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Pistons camp questions: How will Isaiah Stewart handle position switch?

Nov 15, 2023Nov 15, 2023

(Editor’s note: With training camp approaching, continues a series that examines the questions they must confront in their quest to turn the corner on general manager Troy Weaver’s restoration of the franchise to greatness. Today’s question: How smoothly can Isaiah Stewart make the transition to spending most of his time at power forward?)

Outside the Pistons bubble, Isaiah Stewart might get a little lost in the hubbub over Cade Cunningham’s magnetic aura, Jalen Duren’s sheer force, Jaden Ivey’s blinding speed and even rookie Ausar Thompson’s electric athleticism. Inside the bubble, Stewart holds a position of prominence.

“We missed him as much as anyone,” general manager Troy Weaver said when the season ended of Stewart missing the season’s final two-plus months. “His competitive spirit really is the heartbeat of the team. Him being out – we competed a lot of nights, but his competitive spirit drives the group.”

Similarly, projections about the Pistons future tend to dwell more on Cunningham’s ascension to superstar status, how quickly Ivey and Duren maximize their bristling potential and the impact new coach Monty Williams will have on one of the NBA’s youngest rosters.

But Stewart, again, figures prominently in any discussion for how much of a move the Pistons can make this season as it relates to his ability to transition to power forward.

The Pistons love everything about Stewart’s makeup – his work ethic, his selfless instincts, his genuine toughness. More than anything any player could say, those are the qualities that translate to true leadership.

They also believe wholeheartedly in Stewart’s ability to evolve. He came to the NBA as a player who’d never spent a meaningful possession of basketball anywhere but within arm’s length of the rim. Midway through last season, they began to expose him to the future they saw for him at power forward. Duren’s ahead-of-schedule arrival as a starting-caliber center made the move possible when it came, but it was always coming.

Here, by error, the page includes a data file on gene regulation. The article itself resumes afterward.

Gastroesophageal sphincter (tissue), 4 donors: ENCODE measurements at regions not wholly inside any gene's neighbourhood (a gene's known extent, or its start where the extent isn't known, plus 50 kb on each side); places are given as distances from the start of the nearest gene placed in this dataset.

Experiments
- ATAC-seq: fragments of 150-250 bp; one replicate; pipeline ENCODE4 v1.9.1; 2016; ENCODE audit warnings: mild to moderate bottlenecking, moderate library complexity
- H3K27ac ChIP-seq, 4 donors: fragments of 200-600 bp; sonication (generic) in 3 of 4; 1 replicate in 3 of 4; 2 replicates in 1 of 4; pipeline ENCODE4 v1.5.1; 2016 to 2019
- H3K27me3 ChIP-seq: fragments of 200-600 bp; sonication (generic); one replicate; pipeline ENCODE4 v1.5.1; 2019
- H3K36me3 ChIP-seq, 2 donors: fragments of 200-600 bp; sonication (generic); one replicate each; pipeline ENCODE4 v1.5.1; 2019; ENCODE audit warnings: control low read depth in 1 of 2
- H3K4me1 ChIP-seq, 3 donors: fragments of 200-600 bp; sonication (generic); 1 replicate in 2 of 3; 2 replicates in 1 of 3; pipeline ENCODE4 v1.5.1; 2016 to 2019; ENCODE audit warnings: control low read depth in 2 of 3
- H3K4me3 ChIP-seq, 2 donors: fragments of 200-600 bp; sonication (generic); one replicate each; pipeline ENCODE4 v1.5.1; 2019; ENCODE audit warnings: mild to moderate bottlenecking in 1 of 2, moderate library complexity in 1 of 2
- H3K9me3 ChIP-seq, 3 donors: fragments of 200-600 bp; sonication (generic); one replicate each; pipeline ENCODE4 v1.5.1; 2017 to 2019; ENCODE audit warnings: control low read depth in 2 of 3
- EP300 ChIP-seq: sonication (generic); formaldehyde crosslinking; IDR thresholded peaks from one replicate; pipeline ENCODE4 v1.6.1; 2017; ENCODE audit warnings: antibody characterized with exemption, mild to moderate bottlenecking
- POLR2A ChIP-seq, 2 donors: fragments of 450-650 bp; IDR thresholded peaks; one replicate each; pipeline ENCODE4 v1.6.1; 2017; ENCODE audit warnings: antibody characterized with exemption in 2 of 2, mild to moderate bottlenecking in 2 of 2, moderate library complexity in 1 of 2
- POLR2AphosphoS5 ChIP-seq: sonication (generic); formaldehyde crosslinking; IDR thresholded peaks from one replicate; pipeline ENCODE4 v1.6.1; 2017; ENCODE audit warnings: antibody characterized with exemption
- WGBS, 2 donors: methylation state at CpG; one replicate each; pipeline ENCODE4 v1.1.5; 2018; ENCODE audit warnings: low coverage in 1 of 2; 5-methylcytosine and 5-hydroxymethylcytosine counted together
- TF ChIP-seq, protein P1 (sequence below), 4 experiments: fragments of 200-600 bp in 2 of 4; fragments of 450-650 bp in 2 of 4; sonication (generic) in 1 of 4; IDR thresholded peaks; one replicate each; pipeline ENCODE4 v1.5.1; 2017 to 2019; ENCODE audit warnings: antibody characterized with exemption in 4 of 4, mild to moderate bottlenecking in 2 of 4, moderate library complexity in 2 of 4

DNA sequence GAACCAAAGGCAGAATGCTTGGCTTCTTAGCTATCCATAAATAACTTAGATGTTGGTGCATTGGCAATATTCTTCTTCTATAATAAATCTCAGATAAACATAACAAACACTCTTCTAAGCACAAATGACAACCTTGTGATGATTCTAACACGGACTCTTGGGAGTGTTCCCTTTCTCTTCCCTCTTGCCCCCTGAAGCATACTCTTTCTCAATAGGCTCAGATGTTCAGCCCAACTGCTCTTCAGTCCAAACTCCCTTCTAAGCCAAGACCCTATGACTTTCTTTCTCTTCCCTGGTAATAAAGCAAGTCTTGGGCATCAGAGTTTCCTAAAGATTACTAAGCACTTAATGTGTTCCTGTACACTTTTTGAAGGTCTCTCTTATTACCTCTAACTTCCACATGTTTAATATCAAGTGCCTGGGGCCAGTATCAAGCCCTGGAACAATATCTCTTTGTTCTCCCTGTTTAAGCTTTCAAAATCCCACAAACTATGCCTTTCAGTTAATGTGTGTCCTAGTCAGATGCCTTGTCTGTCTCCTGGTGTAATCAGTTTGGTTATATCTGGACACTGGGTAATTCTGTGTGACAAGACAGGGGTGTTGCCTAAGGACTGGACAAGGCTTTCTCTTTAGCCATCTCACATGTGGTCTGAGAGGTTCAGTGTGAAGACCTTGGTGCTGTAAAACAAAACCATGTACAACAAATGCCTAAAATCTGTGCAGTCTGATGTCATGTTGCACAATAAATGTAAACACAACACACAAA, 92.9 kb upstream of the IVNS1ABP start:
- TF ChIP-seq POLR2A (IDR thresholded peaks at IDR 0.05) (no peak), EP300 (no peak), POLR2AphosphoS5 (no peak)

The public focus on Stewart’s transition to power forward revolves around his ability to become a credible 3-point threat. There’s a lot more to it than that, of course, but the importance of 3-point shooting – and the presence of it as a threat – is so central to functional NBA offenses today that it would be silly to deny its role in Stewart’s future at the position.

To that end, Stewart’s 2022-23 performance should be viewed as nothing but encouraging. It ended with him shooting 32.7 percent from three, but throw out a mid-season slump that largely coincided with a shoulder injury and the equation changes. From the start of the season through Jan. 6, Stewart was nearly a league-average 3-point shooter at 34.9 percent while taking 4.3 attempts per game.

The attempts were a revelation all their own. For Stewart, who shot a total of 109 3-pointers over 139 games in his first two seasons, to shoot them so freely for the first time in his career and already display such proficiency was one of the highlights of an injury-marred 2022-23 Pistons season.

Before being sidelined in late February with hip soreness, Stewart had begun to rediscover his 3-point stroke. Over his final four games Stewart hit 10 of 17 triples.

Stewart also has shown a burgeoning ability to put the ball on the floor and make plays off the dribble without veering into recklessness. The more teams have to respect the 3-point shot, the more those skills come into play.

At the defensive end, Stewart’s effort level, nimble feet and wingspan – despite standing 6-foot-8, Stewart has a nearly 7-foot-5 wingspan – allow him to compete against a variety of matchups. As Dwane Casey noted last season, another hurdle to overcome in the transition to power forward is adapting to the different tenets called for in transition defense.

The ability to move to power forward won’t preclude Stewart’s opportunities to play center, either, in smaller lineups that will afford Williams wide latitude in lineup construction, particularly at the end of games when opponents might employ five-out lineups. It’s another big reason the Pistons value Stewart so highly, as evidenced by the reported four-year contract extension the parties agreed to over the off-season.

“He’s a guy you want on your team,” Weaver said. “He’s a foxhole guy. Having him out was as big a loss as Cade being out.”